On a recent Saturday morning I spent about half an hour with a friend analyzing the texts she had been exchanging with a new romantic interest. At some point, I realized something: we were barely discussing the actual content of the messages. Instead of parsing words, we parsed the time stamps.
“Okay, when did you send that text?” I asked. “And did he respond right away?”
“9pm or 9am?”
To scholars of chronemics, the study of time as it relates to communication, this would be unsurprising. The way we experience time elicits a range of intense emotions, says Dawna Ballard, a professor of communication at University of Texas Austin. In relationships, time is a currency that we dole out with sometimes unconscious intentions.
Universally, we demonstrate what we care about most by giving it the larger share of this irreplaceable resource. We also punish people by making them wait, or enforcing a time-out. “When someone is jailed,” says Robert Levine, a professor of psychology at California State University, “we say they’re ‘doing time.’”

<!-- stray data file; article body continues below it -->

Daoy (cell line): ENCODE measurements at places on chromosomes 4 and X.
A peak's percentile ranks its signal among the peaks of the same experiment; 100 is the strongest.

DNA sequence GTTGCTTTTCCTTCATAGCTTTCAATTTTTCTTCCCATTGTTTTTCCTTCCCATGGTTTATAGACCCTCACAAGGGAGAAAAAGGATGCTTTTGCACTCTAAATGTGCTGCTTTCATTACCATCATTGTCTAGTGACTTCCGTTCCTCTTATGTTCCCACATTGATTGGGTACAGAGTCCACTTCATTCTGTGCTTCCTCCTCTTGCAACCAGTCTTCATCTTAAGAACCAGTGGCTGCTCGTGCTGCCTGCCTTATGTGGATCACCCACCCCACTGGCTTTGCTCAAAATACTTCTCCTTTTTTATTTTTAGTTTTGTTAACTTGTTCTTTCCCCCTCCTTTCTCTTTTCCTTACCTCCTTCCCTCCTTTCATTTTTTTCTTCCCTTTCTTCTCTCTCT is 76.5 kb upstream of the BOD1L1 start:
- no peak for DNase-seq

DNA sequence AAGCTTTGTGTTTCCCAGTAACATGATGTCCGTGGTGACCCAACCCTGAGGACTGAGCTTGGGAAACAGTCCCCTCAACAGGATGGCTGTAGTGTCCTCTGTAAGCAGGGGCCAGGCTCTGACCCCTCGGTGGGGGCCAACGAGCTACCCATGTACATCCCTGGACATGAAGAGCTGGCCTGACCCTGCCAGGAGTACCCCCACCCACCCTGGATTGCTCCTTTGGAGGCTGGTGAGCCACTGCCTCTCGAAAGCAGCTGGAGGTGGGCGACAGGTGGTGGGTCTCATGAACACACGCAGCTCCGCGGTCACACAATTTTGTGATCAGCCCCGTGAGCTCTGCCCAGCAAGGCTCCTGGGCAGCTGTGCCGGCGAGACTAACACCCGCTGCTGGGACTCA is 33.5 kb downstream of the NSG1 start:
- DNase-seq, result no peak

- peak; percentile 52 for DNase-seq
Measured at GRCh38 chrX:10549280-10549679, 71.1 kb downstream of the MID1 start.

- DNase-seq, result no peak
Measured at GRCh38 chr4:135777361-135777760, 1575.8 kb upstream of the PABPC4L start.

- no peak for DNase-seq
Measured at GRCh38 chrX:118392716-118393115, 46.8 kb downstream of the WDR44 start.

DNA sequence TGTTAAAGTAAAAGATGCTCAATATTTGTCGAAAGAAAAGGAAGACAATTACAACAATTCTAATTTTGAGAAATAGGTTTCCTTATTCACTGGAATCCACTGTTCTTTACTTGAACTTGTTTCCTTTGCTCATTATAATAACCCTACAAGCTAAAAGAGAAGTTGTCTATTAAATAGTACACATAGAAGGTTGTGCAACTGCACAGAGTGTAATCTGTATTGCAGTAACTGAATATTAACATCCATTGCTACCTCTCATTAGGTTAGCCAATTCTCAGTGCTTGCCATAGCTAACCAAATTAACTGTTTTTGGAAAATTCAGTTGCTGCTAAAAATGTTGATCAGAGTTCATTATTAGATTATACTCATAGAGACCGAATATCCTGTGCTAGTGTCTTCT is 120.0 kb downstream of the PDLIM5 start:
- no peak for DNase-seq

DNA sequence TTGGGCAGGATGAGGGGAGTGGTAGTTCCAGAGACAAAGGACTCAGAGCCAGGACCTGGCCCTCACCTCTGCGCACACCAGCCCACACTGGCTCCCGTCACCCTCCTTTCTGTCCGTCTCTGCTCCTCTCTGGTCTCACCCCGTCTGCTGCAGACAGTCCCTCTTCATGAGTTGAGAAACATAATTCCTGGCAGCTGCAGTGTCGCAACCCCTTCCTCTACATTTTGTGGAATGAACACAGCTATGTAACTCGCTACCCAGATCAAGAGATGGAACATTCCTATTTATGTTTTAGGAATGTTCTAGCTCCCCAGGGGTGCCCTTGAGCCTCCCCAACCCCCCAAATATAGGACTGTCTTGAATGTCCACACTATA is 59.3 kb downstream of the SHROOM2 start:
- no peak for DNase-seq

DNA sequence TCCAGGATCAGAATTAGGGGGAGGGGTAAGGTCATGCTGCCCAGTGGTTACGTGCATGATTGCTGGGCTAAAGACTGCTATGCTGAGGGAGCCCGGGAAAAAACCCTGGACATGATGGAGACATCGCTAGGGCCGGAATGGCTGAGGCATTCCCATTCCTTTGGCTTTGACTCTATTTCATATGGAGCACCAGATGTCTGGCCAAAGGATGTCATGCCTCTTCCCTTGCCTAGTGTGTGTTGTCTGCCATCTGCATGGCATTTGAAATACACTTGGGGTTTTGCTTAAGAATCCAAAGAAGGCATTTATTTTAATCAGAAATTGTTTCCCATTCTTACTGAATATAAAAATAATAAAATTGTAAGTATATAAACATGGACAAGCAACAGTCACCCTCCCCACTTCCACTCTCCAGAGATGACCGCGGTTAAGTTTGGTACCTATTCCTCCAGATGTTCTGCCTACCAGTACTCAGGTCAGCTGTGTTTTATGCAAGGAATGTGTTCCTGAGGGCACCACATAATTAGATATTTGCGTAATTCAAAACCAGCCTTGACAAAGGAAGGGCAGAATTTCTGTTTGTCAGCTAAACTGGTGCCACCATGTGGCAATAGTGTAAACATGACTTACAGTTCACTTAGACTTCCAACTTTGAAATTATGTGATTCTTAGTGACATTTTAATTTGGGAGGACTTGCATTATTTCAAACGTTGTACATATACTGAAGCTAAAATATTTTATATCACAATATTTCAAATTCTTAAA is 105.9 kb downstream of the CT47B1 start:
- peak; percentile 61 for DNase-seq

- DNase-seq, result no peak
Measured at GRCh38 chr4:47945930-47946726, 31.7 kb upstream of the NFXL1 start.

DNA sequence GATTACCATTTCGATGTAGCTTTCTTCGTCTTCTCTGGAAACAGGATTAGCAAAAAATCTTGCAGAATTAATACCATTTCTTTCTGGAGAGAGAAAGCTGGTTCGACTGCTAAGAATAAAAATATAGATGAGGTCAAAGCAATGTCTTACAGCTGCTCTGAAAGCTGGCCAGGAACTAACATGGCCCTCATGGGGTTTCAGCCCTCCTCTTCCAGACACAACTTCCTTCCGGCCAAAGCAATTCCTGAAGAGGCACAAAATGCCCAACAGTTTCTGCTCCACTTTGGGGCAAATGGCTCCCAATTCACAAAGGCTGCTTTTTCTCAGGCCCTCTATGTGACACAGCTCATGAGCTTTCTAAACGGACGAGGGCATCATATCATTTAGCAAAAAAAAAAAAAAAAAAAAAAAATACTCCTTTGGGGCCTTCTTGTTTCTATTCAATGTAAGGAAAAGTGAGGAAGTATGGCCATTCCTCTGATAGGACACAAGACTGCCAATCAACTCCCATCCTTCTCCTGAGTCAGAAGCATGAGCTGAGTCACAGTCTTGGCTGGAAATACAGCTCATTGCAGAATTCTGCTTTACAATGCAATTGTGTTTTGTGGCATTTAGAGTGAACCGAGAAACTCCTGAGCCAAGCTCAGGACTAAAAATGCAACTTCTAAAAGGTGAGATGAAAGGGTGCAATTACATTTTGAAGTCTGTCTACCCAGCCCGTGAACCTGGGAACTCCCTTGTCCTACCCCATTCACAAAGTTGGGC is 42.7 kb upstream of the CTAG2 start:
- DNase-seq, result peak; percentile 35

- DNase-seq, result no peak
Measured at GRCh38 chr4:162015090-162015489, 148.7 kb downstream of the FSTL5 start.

What’s true in our social and civil life is also true at work: We are influenced by, and send messages through, the ways we and others treat time. Here’s what chronemics scholars have observed about time and communication around the office.